Sleeper

Critics Consensus

In Sleeper, Woody Allen's madcap futurist comedy, practically each joke and one-liner hits it target.

100%

TOMATOMETER

Total Count: 30

81%

Audience Score

User Ratings: 30,572
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Sleeper Photos

Movie Info

In 1973, health-food store owner Miles Monroe (Woody Allen) enters the hospital for a routine gall bladder operation. When he expires on the operating table, Miles' sister requests permission to cryogenically freeze her brother's body. After 200 years, Miles is unwrapped by a group of scientists and awakens to a "brave new world" of deadening conformity, ruled with an iron fist by a never-seen leader. Miles is forced to flee for his life when the scientists -- actually a group of revolutionary activists -- are overpowered by the leader's police. He eludes the cops by pretending to be an android, and in this guise is sent to work at the home of Luna (Diane Keaton), a composer of greeting cards who thinks that the world of the future is perfect as it stands. There's more, but why spoil your fun? Sleeper is the most visual of Woody Allen's earlier films, and demonstrated a more pronounced rapport between Allen and his off- and onscreen leading lady Diane Keaton than had previously existed. The Dixieland score is performed by the Preservation Hall Jazz Band.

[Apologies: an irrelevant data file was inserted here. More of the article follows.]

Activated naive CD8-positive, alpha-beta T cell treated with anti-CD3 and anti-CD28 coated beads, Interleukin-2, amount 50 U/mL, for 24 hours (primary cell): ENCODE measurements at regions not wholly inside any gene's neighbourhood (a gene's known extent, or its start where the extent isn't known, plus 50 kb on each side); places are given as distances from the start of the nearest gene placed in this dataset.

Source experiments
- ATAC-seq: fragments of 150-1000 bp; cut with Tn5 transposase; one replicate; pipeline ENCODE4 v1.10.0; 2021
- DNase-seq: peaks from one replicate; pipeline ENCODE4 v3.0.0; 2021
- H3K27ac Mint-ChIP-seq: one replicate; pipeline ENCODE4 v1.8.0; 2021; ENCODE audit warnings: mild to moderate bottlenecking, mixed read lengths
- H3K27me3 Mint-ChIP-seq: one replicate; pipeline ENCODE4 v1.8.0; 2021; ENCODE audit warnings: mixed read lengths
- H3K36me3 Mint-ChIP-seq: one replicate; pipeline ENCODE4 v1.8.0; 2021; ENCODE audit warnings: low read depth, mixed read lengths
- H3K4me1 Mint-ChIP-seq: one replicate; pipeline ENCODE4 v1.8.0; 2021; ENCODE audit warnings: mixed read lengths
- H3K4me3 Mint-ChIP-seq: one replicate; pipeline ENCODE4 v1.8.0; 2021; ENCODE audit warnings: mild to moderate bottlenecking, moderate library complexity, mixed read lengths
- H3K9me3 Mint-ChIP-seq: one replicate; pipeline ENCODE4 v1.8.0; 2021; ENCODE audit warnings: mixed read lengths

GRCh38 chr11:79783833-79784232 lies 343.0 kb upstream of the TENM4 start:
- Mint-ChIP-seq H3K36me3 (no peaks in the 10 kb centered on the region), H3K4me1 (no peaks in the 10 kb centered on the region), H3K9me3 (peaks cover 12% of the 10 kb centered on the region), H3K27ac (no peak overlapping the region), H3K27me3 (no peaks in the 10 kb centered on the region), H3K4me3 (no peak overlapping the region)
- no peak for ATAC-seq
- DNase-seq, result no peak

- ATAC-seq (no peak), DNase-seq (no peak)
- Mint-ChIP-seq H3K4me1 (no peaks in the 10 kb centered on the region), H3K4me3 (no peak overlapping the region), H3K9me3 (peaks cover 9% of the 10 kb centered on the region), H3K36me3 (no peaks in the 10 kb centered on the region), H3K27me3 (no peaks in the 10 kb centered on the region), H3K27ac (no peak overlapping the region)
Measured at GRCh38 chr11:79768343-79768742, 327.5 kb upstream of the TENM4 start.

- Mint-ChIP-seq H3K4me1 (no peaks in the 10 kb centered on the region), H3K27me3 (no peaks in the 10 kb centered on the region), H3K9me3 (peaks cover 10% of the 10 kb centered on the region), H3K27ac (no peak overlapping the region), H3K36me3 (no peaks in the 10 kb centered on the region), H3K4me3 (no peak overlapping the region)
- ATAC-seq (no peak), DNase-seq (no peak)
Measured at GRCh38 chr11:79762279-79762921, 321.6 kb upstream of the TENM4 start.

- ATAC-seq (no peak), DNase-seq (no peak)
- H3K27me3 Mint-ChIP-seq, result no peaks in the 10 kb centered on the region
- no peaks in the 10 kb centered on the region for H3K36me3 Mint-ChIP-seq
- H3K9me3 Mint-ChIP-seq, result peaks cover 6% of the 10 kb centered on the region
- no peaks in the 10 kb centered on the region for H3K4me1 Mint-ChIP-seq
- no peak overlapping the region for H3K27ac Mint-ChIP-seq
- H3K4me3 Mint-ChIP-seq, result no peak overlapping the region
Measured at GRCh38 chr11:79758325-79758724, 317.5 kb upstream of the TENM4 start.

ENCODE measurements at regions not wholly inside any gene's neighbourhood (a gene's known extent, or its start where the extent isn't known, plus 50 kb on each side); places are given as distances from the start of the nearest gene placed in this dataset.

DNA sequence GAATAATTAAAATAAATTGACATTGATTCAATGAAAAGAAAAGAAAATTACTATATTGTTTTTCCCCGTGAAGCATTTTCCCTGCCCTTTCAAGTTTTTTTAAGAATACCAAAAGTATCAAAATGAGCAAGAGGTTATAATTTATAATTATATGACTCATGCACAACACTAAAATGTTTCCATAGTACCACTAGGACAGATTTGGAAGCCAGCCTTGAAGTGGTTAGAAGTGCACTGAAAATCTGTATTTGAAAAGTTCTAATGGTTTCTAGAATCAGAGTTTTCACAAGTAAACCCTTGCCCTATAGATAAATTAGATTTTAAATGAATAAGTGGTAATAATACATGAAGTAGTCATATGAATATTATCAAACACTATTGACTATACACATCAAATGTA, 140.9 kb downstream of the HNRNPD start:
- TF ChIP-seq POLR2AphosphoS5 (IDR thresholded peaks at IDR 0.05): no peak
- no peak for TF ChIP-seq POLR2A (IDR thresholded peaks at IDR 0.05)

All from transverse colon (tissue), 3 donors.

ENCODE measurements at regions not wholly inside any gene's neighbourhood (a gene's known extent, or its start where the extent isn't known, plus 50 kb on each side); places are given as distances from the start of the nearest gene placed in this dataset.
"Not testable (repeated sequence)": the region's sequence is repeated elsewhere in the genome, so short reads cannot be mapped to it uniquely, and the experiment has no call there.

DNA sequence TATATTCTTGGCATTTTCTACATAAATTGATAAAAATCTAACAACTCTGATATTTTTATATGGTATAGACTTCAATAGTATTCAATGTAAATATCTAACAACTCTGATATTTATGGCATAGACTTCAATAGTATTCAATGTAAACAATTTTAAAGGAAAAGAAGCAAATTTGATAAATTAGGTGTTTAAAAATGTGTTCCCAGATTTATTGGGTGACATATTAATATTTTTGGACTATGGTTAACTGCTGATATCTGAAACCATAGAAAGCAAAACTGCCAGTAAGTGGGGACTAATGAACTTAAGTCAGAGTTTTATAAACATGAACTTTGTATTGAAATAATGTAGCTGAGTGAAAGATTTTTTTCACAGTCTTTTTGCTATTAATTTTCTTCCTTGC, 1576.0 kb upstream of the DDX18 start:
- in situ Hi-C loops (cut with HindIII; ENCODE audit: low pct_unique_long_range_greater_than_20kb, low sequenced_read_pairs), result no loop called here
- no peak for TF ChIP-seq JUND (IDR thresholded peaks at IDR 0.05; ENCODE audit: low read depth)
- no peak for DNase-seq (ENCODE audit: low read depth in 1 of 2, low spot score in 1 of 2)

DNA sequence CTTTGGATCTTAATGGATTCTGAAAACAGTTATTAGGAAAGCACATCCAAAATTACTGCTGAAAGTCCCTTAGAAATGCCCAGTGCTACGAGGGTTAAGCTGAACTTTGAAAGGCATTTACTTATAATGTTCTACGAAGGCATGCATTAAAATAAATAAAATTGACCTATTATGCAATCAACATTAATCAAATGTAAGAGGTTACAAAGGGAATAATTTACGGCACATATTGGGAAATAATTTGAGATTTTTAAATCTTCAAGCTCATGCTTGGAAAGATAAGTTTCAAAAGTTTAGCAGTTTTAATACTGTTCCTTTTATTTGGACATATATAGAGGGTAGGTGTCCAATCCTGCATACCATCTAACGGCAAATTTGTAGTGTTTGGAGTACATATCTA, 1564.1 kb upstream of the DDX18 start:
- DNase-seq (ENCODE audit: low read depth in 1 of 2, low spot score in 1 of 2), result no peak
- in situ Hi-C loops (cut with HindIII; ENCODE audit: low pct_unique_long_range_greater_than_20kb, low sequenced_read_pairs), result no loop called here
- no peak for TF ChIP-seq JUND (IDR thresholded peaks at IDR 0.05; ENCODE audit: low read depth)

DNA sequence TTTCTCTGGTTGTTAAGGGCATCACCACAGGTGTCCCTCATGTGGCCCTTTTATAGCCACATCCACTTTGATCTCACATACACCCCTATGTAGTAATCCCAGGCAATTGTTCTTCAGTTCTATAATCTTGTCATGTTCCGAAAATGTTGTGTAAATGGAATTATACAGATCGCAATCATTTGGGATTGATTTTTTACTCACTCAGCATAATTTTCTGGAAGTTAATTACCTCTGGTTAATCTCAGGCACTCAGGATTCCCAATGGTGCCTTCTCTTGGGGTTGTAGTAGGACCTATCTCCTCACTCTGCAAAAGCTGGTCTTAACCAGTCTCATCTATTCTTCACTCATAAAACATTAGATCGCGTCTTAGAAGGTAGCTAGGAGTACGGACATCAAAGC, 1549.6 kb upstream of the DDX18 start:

Cast

Woody Allen
as Miles Monroe
Don Keefer
as Dr. Tyron
Don McLiam
as Dr. Agon
Spencer Mulligan
as Jeb Hrmthmg
Marya Small
as Dr. Nero
Mary Gregory
as Dr. Melik
Peter Hobbs
as Dr. Dean
Spencer Milligan
as Jeb Hrmthmg
Stanley Ralph Ross
as Sears Wiggles
Douglas Rain
as Evil Computer
Brian Avery
as Herald Cohen
John McLiam
as Dr. Agon
Jessica Rains
as Woman in the Mirror
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Critic Reviews for Sleeper

All Critics (30) | Top Critics (6)

Audience Reviews for Sleeper

  • Jul 24, 2012
    I found it a lot less funny than most of the other Woody Allen movies I've seen.
    Joey S Super Reviewer
  • Jul 09, 2012
    Even in the future Woody Allen is an awkward klutz. in sleeper we witness Woody Allen compete in a beauty pageant. be a robot, and Hold a nose hostage. It was typical Woody. My only complaint is it felt to move to fast not really letting you soak in what's going on.
    Daniel D Super Reviewer
  • Jul 06, 2012
    "Sleeper" is an earlier Woody Allen comedy, which means it has plenty of one-liner filled dialogue and Chaplin-esque slapstick. While it is a witty take on the future, the comedy is pretty antiquated. As a result, modern audiences will likely find it hard to love, but some (like myself) may find it easy to appreciate.
    Sam B Super Reviewer
  • Nov 29, 2011
    Woody Allen's comedies are always so incredibly watchable and entertaining. For its first hour or so, "Sleeper" is one of the funniest films I've seen. It's cleverly written and acted, and even though some of the jokes are a bit dated, they usually work. The screenplay is riddled with instances of humorous dialogue, but I found a majority of my laughter directed at the running gags and Allen's use of physical comedy. The film's final half hour doesn't work quite as well, and it features some skits that are both overlong and unfunny, but Allen and Keaton are both so radiant and charming in their roles that it's near impossible not to find them amusing.
    Stephen E Super Reviewer

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